Motorcycle taxi operators are said to be the most unruly sections of Rwandan society. They are brash, undisciplined and the source of chaos on our roads.
But despite all their shortcomings, today they are the most missed lot and many people would rather bear with their madness than miss them on the streets altogether.
Many people depend on the taximotos because of their convenience; one just flags it down, hops on and they are at their destinations in no time. So it is understandable that during this time of social distancing, they were the biggest casualties.
So it is to their relief that they will be back on the road on June 1 and that should be a cause for concern. With over 40,000 taximotos, half of them operating in Kigali, they can be a ticking time bomb during a pandemic.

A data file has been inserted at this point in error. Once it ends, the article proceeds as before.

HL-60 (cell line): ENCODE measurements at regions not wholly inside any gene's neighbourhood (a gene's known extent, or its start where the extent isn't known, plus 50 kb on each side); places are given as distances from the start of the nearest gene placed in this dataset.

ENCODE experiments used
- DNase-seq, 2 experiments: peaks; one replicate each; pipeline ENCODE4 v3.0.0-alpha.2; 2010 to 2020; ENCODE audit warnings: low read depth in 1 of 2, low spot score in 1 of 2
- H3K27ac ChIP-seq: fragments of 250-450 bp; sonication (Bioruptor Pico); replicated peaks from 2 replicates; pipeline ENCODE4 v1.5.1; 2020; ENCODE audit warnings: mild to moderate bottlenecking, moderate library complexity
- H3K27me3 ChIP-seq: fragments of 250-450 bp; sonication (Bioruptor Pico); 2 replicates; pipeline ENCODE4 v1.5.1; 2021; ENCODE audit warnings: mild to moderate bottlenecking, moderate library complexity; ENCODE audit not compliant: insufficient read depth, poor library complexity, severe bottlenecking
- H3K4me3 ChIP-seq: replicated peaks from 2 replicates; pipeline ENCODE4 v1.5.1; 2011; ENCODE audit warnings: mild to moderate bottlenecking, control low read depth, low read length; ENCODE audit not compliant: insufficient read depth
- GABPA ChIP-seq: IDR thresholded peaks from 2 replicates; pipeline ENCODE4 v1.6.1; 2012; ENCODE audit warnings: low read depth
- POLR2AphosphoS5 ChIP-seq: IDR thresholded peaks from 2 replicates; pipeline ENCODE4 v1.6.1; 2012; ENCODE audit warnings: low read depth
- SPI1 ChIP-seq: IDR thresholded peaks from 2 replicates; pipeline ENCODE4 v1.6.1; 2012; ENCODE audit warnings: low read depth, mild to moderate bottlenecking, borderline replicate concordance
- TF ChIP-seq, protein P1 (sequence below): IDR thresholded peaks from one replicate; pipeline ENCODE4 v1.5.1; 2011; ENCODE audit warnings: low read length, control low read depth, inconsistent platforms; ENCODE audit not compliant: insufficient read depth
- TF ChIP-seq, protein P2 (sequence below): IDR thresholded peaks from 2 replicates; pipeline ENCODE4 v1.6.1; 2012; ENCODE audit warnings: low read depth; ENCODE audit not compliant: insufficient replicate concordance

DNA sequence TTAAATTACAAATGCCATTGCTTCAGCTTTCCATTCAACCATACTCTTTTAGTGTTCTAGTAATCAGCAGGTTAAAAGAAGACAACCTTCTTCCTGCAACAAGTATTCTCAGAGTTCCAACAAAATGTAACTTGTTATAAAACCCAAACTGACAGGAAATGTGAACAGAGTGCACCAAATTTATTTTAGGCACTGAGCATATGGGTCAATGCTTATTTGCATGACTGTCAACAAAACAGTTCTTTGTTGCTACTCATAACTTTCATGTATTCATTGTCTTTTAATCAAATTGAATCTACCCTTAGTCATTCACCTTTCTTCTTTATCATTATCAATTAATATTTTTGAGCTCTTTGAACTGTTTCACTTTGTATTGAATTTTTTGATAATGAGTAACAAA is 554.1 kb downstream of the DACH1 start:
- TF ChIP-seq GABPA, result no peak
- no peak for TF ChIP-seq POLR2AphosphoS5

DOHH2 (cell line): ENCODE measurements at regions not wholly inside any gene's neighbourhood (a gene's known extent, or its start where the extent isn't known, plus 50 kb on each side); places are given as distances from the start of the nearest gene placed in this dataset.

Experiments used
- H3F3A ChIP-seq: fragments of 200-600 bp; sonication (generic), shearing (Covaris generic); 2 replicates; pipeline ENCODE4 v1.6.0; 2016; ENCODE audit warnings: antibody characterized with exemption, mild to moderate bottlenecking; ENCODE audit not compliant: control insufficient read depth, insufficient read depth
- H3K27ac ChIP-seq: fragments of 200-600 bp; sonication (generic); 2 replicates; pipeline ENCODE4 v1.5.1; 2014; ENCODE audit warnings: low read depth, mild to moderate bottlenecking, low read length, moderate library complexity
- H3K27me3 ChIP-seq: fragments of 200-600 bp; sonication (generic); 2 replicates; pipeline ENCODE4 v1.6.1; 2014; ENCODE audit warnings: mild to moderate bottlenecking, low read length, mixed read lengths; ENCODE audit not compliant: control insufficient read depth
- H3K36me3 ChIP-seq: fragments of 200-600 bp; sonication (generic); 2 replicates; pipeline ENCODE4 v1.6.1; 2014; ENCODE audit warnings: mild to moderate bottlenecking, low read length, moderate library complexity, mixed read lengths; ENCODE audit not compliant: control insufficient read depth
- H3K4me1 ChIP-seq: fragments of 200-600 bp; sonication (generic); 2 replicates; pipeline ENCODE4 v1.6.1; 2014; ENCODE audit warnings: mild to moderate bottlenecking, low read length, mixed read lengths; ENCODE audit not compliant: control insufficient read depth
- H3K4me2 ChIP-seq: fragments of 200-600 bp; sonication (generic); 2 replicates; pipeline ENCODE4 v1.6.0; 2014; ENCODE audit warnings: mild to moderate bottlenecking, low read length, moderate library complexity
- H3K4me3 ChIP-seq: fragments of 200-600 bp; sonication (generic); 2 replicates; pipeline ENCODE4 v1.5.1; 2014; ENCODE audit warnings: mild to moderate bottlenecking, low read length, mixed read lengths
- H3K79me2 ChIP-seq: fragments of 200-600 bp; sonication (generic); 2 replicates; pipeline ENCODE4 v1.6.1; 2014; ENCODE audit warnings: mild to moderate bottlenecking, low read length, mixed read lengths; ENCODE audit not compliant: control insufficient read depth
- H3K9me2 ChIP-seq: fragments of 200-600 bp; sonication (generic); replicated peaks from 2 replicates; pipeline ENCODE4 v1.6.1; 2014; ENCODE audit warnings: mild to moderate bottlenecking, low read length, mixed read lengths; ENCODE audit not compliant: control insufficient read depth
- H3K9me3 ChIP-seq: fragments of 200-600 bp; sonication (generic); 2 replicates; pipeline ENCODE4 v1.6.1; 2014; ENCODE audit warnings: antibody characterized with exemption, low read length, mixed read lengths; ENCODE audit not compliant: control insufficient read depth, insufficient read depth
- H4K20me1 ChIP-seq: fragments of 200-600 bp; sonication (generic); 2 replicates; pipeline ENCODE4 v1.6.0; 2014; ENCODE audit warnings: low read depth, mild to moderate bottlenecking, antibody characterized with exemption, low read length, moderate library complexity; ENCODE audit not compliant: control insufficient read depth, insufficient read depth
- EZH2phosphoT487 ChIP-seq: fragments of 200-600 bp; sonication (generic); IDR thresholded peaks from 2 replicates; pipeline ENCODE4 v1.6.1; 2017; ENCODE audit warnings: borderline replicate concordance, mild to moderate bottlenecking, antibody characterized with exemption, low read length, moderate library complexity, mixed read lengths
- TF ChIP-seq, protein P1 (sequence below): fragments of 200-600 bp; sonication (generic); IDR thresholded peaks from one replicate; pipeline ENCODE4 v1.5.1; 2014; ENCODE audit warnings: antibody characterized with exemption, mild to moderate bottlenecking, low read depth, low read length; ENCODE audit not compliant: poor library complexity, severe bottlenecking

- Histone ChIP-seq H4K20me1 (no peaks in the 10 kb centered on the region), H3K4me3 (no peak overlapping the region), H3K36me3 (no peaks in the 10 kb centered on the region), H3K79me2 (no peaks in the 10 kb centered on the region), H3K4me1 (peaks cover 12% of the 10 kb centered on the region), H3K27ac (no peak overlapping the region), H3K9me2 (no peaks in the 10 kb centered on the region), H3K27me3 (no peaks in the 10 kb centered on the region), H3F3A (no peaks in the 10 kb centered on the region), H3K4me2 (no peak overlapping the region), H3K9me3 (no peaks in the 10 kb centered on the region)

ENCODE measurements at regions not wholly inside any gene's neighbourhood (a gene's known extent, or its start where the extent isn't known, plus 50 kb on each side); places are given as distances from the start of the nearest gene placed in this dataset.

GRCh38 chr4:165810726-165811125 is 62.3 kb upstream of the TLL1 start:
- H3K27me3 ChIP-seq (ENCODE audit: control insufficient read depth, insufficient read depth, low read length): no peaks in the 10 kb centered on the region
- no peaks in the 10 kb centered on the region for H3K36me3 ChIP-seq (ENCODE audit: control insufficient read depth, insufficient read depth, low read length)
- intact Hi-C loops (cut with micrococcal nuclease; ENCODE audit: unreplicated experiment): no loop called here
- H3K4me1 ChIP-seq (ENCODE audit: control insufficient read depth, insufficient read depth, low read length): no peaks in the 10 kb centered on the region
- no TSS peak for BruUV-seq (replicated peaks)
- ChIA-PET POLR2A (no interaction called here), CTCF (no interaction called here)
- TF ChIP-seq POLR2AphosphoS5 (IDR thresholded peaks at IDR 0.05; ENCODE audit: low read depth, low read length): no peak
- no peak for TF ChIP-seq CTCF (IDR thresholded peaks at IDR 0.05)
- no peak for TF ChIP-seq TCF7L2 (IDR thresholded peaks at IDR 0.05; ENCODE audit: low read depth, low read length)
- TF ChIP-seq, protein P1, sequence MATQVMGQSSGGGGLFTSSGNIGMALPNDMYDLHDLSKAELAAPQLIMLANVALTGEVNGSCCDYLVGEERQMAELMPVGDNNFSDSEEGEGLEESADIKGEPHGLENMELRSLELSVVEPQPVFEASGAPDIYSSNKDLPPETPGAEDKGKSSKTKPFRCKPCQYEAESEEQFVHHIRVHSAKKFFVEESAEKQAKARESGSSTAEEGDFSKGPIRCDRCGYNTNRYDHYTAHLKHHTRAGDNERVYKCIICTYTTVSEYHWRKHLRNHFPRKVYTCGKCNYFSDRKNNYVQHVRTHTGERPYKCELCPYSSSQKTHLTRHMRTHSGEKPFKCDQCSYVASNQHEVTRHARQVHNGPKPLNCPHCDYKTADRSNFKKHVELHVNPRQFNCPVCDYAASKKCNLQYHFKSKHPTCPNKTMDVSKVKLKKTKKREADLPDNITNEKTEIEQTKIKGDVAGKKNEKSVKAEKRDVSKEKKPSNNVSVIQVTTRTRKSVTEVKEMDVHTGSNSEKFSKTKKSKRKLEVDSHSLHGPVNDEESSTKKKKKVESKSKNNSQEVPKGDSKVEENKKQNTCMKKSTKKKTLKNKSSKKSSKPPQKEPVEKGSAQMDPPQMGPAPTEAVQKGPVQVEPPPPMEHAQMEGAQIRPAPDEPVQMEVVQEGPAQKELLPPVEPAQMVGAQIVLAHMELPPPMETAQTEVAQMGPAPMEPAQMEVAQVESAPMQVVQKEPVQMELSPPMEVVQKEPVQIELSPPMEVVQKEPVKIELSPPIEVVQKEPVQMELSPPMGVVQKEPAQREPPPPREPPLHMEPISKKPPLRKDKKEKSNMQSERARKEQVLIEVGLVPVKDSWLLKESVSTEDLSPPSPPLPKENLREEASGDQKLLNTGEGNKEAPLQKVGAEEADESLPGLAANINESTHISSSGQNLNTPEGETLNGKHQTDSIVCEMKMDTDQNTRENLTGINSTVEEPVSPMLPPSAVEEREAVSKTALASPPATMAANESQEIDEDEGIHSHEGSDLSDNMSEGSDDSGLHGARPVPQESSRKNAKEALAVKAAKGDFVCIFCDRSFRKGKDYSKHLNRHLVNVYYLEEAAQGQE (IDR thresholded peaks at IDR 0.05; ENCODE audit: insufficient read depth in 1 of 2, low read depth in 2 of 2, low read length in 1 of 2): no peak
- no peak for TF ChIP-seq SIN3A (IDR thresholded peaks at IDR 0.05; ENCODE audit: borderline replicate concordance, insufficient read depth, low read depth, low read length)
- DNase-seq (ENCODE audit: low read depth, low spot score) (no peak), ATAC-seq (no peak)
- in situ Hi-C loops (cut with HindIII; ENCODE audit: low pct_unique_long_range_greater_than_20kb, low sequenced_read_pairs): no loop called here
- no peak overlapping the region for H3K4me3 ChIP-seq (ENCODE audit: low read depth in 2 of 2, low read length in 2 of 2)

So it is welcome news that there is a mass testing exercise in the mass transport sector, especially motorcycle riders to be ready for the big day when they return on the roads. But how safe are their passengers?
That is a question that should be giving relevant officials sleepless nights because social distancing is impossible on a motorbike. One thing that passengers should brace themselves for is a spike in prices. If a taximoto operator is expected to be equipped with sanitizers and decontaminating sprays for passengers/ helmets, that extra cost will most likely be transferred to the passenger.
This is the right time for Rwanda Utilities Regulatory Authority (RURA) and other stakeholders to design a win-win solution for a very vital sector. Its vibrancy and relevance should not come at the expense of passengers’ financial and physical safety.